Frequently Asked Questions

Frequently Asked Questions

  1. How good does my Spanish, French or Russian need to be?

    You need to have successfully completed at least 3 years of high school Spanish, French or Russian or you need to have equivalent language experience through study abroad, immersion programs or cultural exposure to the language. The brief program application asks you for evidence of success in Spanish, French or Russian. We attract a wide range of speaking levels to the program, from “took three years but not yet confident” to native speaker. This RAP is designed to help you advance from wherever you are so that you won’t lose the language skills that you’ve already invested your time in. The RAP is designed to help you keep and improve your Spanish, French or Russian through partial language immersion, casual exposure to language and culture (movies, music, activities, food, etc.) , and a focus on the contexts within which the language is meaningful.

  2. What RAP classes will I take?

    In the fall semester, you participate in HUEN 2843 The Meaning of IT, an interactive seminartaught by Faculty Director Diane Sieberon Information Technology and Global Communications. This 3-credit course fulfills part of the College of Engineering Humanities and Social Sciences requirement. The course will take place in both multiple languages, adjusted to the needs of class members. In this course, we will consider what it means to be engineers and active citizens in a networked digital age. We will examine the big thematic thread of the search for authentic information, whether in digital imagery, viral video, or sound formats. We will look at digital rights management, government regulation of IT and the legal and personal implications of being public on the web, and we will consider the concept of privacy as a recent societal value. The largest portion of the semester will be dedicated to the examination of IT’s modification of our social behavior, and of our means of gathering, interacting with, producing, displaying and using information. We will consider who we are and who we become in social networks, online games, virtual worlds and global collaborative networks. Most fundamentally, we will explore the question of what it means to be human in a rapidly-changing world. You will also get hands-on experience using the basic global collaboration tools used in engineering firms, learn to read the cultural cues of colleagues in other countries, and develop your own professional telecommunications presence and style. Finally, you will examine your online presence, clean up anything you find that does not reflect who you think you are, and develop the public professional identity that you wish to project as an engineer.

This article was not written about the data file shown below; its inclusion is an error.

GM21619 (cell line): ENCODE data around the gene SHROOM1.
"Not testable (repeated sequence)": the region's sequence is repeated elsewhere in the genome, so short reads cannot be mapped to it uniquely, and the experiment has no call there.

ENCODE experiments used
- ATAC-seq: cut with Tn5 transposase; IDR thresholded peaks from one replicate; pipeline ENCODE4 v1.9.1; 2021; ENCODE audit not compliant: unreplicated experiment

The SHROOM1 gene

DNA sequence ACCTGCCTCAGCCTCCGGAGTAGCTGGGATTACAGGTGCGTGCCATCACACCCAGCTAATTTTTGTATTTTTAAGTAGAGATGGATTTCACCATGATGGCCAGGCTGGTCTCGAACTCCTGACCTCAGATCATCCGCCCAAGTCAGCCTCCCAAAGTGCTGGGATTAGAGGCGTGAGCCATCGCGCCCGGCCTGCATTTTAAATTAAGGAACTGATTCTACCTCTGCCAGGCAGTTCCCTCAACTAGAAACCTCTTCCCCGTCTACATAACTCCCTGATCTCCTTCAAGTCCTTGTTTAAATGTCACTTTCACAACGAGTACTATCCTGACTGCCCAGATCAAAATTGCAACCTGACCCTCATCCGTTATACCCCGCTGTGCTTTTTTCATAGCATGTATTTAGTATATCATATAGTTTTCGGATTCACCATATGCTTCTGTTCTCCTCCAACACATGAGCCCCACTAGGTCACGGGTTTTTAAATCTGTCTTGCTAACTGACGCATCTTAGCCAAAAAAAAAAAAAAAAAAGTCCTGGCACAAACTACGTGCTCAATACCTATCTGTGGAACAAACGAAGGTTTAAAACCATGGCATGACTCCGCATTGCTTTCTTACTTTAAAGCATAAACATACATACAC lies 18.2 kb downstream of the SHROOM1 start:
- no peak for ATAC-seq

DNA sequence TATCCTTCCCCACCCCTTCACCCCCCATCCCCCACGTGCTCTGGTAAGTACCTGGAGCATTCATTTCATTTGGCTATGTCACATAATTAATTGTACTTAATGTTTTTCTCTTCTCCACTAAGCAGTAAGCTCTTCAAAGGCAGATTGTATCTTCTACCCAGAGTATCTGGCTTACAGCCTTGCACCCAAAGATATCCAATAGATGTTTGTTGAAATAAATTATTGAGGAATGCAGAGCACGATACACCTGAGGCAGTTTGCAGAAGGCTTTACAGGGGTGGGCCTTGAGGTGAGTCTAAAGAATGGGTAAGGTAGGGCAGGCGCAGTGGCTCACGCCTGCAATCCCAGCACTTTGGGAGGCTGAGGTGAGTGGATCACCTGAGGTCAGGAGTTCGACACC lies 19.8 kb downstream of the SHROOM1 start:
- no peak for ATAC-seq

During spring semester, you enroll in the hands-on freshman engineering projects course (COEN 14003 credit hours), with a special focus on engineering for developing communities. This course will be taught in the new Idea Forge design center, which is 40 feet from Kittredge Central.

    Optional class HUEN 3843 Literary Conversations can be taken either as a 1-credit or a 3-credit course with Dr. Sieber. You will read materials ranging from literature and news articles to engineering research papers and technical documents. You will practice your Spanish, French or Russian, with particular attention to Engineering-specific vocabulary. This course fulfills 3 upper-division credit hours of the Engineering College humanities and social sciences requirement.

    New for the 2015/2016 year we will be offering small sections of Calculus and Pre-Calculus. These will be optional but a great option for anyone that has not fulfilled those requirements yet. The smaller sections will allow more individualized attention for the RAP students allowing them a better chance at success in these difficult classes.